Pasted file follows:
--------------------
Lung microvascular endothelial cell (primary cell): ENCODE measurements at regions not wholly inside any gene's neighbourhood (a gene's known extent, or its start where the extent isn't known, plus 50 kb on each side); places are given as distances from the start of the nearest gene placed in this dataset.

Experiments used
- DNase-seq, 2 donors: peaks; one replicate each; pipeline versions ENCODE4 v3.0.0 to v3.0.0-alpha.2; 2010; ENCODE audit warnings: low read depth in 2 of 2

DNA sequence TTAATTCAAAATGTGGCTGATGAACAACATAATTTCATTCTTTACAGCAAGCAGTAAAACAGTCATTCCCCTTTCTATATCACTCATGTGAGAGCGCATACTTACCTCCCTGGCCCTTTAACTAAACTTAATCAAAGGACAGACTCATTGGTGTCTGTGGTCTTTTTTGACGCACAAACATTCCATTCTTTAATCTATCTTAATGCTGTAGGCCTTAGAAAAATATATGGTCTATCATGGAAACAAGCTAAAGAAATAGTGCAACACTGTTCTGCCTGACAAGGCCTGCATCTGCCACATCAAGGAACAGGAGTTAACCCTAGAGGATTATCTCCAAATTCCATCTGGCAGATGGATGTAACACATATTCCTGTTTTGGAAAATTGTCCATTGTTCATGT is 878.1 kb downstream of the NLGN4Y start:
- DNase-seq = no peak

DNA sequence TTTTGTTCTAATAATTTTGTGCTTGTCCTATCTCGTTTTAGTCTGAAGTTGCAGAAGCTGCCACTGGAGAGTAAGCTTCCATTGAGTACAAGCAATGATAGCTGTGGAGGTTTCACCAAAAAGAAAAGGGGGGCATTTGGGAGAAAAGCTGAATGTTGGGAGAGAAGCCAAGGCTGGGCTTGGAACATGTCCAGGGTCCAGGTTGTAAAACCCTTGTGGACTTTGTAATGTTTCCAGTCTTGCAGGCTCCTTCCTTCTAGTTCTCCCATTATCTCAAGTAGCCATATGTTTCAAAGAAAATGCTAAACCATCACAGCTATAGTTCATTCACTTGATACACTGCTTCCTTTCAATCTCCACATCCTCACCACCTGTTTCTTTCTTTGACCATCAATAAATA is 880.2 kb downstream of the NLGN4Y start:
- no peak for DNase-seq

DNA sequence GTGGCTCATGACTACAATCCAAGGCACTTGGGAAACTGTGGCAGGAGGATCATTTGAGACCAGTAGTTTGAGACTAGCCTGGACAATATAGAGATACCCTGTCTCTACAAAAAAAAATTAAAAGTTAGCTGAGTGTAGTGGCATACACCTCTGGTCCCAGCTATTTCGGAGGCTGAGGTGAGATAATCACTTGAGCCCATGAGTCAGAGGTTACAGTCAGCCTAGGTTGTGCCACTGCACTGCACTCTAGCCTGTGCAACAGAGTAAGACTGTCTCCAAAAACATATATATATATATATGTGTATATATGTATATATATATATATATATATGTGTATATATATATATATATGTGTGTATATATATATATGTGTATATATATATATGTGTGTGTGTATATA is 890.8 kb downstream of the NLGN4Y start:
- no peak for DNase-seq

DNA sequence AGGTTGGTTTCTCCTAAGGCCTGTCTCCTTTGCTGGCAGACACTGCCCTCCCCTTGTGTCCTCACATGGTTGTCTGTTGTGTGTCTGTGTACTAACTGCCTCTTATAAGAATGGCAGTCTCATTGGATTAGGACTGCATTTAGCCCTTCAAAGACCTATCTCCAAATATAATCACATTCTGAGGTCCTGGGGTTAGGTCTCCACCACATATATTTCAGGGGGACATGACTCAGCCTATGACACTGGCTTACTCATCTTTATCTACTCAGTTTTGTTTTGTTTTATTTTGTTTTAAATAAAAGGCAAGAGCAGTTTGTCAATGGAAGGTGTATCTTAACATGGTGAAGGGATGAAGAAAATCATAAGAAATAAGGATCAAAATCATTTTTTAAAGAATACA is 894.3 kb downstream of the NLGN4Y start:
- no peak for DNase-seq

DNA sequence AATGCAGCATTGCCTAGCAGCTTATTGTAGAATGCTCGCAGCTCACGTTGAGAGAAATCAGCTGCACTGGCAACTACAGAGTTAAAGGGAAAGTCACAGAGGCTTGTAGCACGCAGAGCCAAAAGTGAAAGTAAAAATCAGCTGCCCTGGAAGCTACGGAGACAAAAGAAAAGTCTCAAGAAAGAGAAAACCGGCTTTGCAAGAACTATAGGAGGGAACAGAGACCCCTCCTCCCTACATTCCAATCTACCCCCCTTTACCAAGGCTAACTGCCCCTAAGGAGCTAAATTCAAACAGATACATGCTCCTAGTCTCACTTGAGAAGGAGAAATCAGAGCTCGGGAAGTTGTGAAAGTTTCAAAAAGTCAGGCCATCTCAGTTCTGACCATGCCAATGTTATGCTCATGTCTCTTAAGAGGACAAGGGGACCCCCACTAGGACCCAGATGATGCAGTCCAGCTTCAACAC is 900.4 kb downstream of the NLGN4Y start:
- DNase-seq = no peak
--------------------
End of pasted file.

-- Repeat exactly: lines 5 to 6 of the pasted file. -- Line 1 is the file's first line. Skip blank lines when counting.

- DNase-seq = no peak

DNA sequence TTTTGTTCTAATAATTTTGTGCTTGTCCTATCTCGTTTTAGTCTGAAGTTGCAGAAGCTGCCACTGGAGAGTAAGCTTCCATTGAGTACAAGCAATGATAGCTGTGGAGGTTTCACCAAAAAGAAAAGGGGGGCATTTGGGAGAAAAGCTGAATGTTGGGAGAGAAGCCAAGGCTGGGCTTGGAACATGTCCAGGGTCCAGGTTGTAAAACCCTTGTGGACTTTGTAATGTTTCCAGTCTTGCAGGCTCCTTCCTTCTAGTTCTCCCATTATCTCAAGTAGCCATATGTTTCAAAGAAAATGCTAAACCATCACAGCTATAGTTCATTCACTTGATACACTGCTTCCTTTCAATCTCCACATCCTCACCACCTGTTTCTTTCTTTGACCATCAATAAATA is 880.2 kb downstream of the NLGN4Y start: